June 15, 2009 Being overweight is a health concern, and using only body mass index (BMI) to determine weight classification may not give an accurate picture of a person’s health, according to an advisory published in Circulation: Journal of the American Heart Association.
About one-third of the U.S. population is overweight — the middle range between normal weight and obesity. Overweight in adults is a BMI of 25.0 to 29.9. BMI is a numerical value of weight in relation to height.
Studies that examined the relationship between overweight (as measured by BMI) and risk of death from all causes (often referred to as total mortality) have had contradictory results. However, considering death from all causes overlooks the role that overweight may play in the development of risk factors for cardiovascular diseases.
Even among the young, overweight is related to the development of serious risk factors for cardiovascular disease, such as high blood pressure, obesity, elevated levels of cholesterol and type 2 diabetes.
Part of the problem with quantifying the true impact of overweight lies in the way it’s commonly measured, say the experts. The widely-used body mass index doesn’t distinguish between fat mass which is related to important health concerns — such as type 2 diabetes — and lean mass, including muscle, which reduces health risks. Also, BMI does not directly measure the distribution of fat, such as whether there is greater fat at the waist than at the hips, which may be more detrimental to health.
Focusing on the relationship between total mortality and BMI misses the “larger picture,” the statement said.
“This larger picture includes important relationships between BMI and other health outcomes, such as cardiovascular disease and its risk factors,” said Cora E. Lewis, M.D., M.S.P.H., lead author of the advisory and professor of medicine and public health at the University of Alabama at Birmingham. “Arguably, the most important relationship among the cardiovascular disease risk factors is diabetes, which is significantly more common in overweight than in normal-weight people.”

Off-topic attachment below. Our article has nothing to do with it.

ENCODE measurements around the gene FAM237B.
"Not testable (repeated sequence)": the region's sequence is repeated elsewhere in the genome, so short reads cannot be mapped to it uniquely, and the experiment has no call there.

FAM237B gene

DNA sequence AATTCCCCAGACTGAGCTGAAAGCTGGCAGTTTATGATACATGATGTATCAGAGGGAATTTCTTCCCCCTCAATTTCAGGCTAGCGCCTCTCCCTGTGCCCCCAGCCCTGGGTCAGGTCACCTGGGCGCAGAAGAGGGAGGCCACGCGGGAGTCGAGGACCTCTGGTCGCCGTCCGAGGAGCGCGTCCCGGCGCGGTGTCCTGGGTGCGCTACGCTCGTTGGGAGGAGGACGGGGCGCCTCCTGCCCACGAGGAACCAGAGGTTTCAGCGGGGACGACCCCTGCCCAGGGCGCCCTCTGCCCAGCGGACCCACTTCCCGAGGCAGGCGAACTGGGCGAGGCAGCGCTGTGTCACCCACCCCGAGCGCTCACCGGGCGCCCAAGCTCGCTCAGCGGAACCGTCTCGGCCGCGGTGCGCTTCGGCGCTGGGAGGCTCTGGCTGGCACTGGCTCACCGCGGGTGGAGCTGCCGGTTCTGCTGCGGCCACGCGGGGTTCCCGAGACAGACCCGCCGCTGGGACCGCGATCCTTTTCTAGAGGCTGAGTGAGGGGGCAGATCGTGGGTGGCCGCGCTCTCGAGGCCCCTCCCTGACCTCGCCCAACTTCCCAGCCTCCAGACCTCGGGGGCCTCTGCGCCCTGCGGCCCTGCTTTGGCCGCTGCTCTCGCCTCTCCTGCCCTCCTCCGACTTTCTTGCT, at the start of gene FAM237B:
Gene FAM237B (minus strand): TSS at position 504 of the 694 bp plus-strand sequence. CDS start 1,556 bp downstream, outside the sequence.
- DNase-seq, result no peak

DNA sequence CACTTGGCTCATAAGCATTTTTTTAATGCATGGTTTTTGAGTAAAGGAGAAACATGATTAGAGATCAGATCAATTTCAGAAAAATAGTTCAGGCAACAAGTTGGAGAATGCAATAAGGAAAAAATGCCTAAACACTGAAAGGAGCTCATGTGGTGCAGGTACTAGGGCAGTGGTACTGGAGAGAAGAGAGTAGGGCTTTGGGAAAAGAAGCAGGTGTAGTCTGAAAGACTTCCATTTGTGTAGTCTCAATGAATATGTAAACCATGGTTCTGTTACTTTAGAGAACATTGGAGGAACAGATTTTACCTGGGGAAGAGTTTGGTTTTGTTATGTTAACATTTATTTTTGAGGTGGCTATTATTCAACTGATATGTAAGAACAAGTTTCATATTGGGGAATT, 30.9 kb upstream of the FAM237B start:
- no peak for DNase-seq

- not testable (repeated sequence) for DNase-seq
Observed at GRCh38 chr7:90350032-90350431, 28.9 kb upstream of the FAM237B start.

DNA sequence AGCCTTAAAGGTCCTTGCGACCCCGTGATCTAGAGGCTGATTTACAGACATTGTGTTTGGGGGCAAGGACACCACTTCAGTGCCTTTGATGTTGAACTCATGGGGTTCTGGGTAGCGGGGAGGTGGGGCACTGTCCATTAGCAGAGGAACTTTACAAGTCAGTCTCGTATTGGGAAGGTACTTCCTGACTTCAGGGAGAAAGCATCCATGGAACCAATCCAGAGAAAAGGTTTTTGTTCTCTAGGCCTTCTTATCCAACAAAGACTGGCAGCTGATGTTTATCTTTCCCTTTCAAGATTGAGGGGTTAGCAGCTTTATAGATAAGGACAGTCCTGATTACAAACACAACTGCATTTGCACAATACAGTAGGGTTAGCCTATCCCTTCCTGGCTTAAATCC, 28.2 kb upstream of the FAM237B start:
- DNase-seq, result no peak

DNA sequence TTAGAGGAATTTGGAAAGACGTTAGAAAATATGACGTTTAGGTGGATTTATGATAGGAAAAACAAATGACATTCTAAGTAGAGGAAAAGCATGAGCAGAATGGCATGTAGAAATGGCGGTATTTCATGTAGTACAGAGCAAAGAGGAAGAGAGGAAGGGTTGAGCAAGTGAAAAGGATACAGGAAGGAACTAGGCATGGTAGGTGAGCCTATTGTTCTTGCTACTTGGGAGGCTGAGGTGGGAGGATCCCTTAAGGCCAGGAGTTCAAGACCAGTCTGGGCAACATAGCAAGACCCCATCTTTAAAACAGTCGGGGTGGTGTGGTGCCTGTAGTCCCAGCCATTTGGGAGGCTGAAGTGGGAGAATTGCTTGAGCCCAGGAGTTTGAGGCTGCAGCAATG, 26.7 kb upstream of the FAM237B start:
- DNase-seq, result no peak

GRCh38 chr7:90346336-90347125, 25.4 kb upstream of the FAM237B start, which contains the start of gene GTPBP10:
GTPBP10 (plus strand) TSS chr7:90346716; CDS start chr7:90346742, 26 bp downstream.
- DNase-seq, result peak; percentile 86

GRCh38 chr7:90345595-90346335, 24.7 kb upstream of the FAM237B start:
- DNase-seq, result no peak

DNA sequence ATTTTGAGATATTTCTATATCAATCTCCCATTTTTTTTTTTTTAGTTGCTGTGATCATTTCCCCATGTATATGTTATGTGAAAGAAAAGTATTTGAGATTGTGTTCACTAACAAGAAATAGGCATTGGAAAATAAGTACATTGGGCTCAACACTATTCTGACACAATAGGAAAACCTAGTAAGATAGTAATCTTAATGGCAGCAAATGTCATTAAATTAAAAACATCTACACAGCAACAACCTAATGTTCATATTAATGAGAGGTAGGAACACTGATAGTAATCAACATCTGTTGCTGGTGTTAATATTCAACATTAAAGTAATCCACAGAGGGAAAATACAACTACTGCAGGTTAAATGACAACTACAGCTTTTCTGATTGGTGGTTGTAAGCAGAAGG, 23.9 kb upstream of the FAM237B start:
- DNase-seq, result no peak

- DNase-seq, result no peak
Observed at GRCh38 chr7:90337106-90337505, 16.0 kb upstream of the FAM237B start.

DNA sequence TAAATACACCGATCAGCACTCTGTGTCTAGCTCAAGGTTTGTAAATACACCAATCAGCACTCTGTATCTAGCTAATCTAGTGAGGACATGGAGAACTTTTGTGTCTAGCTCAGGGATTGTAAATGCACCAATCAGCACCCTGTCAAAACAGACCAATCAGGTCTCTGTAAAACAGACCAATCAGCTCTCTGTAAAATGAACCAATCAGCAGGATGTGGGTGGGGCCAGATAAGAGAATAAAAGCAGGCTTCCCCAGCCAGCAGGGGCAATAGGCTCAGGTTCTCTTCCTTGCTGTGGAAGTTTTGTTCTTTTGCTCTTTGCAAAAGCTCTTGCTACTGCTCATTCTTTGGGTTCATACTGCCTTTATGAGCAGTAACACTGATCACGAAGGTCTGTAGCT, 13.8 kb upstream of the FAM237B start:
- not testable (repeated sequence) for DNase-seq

The advisory recommends doing research on overweight and health, beyond studies that focus solely on the relationship between total body mass index and risk of death.
“Meanwhile, we cannot afford to wait for this research to begin addressing the problem of overweight in our patients and in our society,” write the advisory authors.
An increasing number of children are overweight, which puts them at risk for developing higher than normal blood pressure, blood cholesterol and blood sugar.
“Weight gain is progressive and weight loss difficult. Although a young child is unlikely to have a heart attack, overweight children are likely to become overweight or obese adults, which puts them at risk for cardiovascular events as they mature. Achieving and maintaining a healthy body weight is of high importance for all Americans,” said Lewis.
Physical inactivity and excess weight increase risk of death and other adverse health outcomes; so overweight and obese persons in particular would benefit from adopting a physically active lifestyle and healthy eating habits.
Advisory co-authors include Kathleen M. McTigue, M.D., M.P.H.; Lora E. Burke, Ph.D., M.P.H.; Paul Poirier, M.D., Ph.D.; Robert H. Eckel, M.D.; Barbara V. Howard, Ph.D.; David B. Allison, Ph.D.; Shiriki Kumanyika, Ph.D., M.P.H.; and F. Xavier Pi-Sunyer, M.D. Author disclosures are available on the manuscript.
Other social bookmarking and sharing tools:
Note: If no author is given, the source is cited instead.